The optimal use of adjuvant chemotherapy for patients with early-stage non-small cell lung cancer remains unresolved, with several clinical trials under way in Europe aimed at identifying ways to better select patients for treatment
Silvia Novello, MD, PhD
The optimal use of adjuvant chemotherapy for patients with early-stage non-small cell lung cancer (NSCLC) remains unresolved, with several clinical trials under way in Europe aimed at identifying ways to better select patients for treatment, according to Silvia Novello, MD, PhD.
Novello, an assistant professor in the Thoracic Oncology Unit at San Luigi Hospital at the University of Turin in Italy, discussed the landscape in adjuvant treatment for patients with stages I-III disease in a presentation and subsequent interview at the 14th International Lung Cancer Congress, held July 25-27 in Huntington Beach, California.
As it stands now, chemotherapy is indicated after surgical intervention for patients with nonmetastatic stage II or III disease, and the most effective duration of therapy is three to four cycles, said Novello. Adjuvant platinum-based chemotherapy improves survival in completely resected stage II and III NSCLC, although the impact “is not impressive,” said Novello, citing the findings of two meta-analyses that demonstrated a 4% increase in the five-year survival (Lancet. 2010;375:1267-1277).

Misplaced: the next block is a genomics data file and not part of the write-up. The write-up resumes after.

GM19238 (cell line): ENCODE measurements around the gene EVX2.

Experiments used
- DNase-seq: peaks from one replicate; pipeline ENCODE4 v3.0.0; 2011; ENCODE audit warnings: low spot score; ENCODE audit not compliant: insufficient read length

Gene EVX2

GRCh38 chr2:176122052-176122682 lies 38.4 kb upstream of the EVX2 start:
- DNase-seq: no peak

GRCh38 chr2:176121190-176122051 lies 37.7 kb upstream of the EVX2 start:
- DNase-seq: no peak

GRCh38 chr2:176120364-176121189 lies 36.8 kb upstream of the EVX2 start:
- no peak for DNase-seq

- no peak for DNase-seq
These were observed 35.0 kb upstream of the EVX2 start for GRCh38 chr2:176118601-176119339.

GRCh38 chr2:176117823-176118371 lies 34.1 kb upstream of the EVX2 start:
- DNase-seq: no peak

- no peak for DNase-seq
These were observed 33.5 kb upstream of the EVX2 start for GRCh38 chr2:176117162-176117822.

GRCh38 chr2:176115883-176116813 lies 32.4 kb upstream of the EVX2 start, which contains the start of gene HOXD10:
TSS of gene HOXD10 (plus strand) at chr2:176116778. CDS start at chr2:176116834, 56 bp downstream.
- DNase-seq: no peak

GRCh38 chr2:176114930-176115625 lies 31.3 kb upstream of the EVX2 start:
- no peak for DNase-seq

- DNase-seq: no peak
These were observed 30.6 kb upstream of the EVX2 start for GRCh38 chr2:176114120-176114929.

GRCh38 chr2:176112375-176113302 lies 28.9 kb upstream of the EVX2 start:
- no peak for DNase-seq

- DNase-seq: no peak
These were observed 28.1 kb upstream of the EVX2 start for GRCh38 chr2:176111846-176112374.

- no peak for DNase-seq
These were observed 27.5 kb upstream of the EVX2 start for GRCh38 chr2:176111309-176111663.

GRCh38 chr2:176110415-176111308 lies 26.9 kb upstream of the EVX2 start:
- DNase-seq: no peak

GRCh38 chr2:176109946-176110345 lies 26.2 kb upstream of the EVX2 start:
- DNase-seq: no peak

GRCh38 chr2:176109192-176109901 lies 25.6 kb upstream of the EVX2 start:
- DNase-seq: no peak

However, the evidence does not support adjuvant chemotherapy in stage IA, and stage IB is a “gray zone,” Novello indicated. In fact, she cited a study showing that adjuvant chemotherapy may be detrimental for stage IA patients, although she said only 13% of participants in that cohort received the best potential regimen of cisplatin and vinorelbine (J Clin Oncol. 2008;26:3552-3559).
Thus far, the search for predictive biomarkers has not generated a definitive marker, but efforts to do so are continuing, Novello said. She is among the key investigators in the ITACA trial in which researchers in Germany and Italy are randomizing up to 700 patients with completely resected stage II-IIIA NSCLC to standard chemotherapy versus a regimen guided by pharmacogenomics analyses (J Clin Oncol. 2012:30[suppl; abstr TPS7109]).
Patients are stratified first by excision-repair cross-complementing-1 (ERCC1) gene expression and then by thymidilate synthase (TS) levels into four treatment groups: (1) high ERCC1/high TS, taxanes versus the control regimen of a cisplatin- based doublet; high ERCC1/low TS, pemetrexed versus control; low ERCC1/high TS, cisplatin/ gemcitabine versus control; and low ERCC1/ low TS, cisplatin/pemetrexed versus control.
In the phase III SCAT trial, researchers in Spain are seeking to customize chemotherapy for an estimated 432 patients with resected tumors with lymph node involvement of N1-N2 (stages IIA-IIIA) based on BRCA1 mRNA expression levels (NCT00478699).